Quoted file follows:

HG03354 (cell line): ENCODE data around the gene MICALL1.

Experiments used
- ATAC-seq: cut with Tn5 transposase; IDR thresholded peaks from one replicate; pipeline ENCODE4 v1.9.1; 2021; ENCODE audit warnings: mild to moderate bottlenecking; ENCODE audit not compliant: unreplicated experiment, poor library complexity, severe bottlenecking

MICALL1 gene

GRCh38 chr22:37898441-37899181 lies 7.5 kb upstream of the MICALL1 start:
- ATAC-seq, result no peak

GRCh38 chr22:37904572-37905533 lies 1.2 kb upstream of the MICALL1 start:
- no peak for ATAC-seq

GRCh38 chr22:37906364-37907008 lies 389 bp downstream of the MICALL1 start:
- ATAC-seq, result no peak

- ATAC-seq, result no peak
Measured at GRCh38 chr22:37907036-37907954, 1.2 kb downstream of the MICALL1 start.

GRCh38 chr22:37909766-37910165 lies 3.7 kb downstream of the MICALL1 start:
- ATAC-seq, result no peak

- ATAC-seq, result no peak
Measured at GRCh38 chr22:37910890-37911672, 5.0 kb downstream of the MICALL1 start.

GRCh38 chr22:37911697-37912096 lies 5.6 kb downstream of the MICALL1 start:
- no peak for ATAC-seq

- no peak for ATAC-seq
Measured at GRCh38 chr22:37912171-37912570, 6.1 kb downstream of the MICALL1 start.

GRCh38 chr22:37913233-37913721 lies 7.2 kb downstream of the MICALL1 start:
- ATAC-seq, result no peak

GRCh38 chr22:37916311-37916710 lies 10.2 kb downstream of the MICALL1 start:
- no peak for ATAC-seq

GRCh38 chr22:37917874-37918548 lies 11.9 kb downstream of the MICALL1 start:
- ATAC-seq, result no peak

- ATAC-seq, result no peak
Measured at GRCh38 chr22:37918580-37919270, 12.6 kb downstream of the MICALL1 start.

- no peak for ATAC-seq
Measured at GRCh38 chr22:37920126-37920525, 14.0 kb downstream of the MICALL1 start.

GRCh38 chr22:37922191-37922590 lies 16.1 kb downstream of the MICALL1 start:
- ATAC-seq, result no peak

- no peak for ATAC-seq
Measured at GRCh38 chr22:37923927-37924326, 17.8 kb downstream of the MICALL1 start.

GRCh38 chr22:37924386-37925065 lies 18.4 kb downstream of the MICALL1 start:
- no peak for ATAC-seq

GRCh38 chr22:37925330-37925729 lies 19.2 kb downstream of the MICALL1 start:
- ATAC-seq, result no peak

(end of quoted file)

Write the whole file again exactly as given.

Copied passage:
HG03354 (cell line): ENCODE data around the gene MICALL1.

Experiments used
- ATAC-seq: cut with Tn5 transposase; IDR thresholded peaks from one replicate; pipeline ENCODE4 v1.9.1; 2021; ENCODE audit warnings: mild to moderate bottlenecking; ENCODE audit not compliant: unreplicated experiment, poor library complexity, severe bottlenecking

MICALL1 gene

GRCh38 chr22:37898441-37899181 lies 7.5 kb upstream of the MICALL1 start:
- ATAC-seq, result no peak

GRCh38 chr22:37904572-37905533 lies 1.2 kb upstream of the MICALL1 start:
- no peak for ATAC-seq

GRCh38 chr22:37906364-37907008 lies 389 bp downstream of the MICALL1 start:
- ATAC-seq, result no peak

- ATAC-seq, result no peak
Measured at GRCh38 chr22:37907036-37907954, 1.2 kb downstream of the MICALL1 start.

GRCh38 chr22:37909766-37910165 lies 3.7 kb downstream of the MICALL1 start:
- ATAC-seq, result no peak

- ATAC-seq, result no peak
Measured at GRCh38 chr22:37910890-37911672, 5.0 kb downstream of the MICALL1 start.

GRCh38 chr22:37911697-37912096 lies 5.6 kb downstream of the MICALL1 start:
- no peak for ATAC-seq

- no peak for ATAC-seq
Measured at GRCh38 chr22:37912171-37912570, 6.1 kb downstream of the MICALL1 start.

GRCh38 chr22:37913233-37913721 lies 7.2 kb downstream of the MICALL1 start:
- ATAC-seq, result no peak

GRCh38 chr22:37916311-37916710 lies 10.2 kb downstream of the MICALL1 start:
- no peak for ATAC-seq

GRCh38 chr22:37917874-37918548 lies 11.9 kb downstream of the MICALL1 start:
- ATAC-seq, result no peak

- ATAC-seq, result no peak
Measured at GRCh38 chr22:37918580-37919270, 12.6 kb downstream of the MICALL1 start.

- no peak for ATAC-seq
Measured at GRCh38 chr22:37920126-37920525, 14.0 kb downstream of the MICALL1 start.

GRCh38 chr22:37922191-37922590 lies 16.1 kb downstream of the MICALL1 start:
- ATAC-seq, result no peak

- no peak for ATAC-seq
Measured at GRCh38 chr22:37923927-37924326, 17.8 kb downstream of the MICALL1 start.

GRCh38 chr22:37924386-37925065 lies 18.4 kb downstream of the MICALL1 start:
- no peak for ATAC-seq

GRCh38 chr22:37925330-37925729 lies 19.2 kb downstream of the MICALL1 start:
- ATAC-seq, result no peak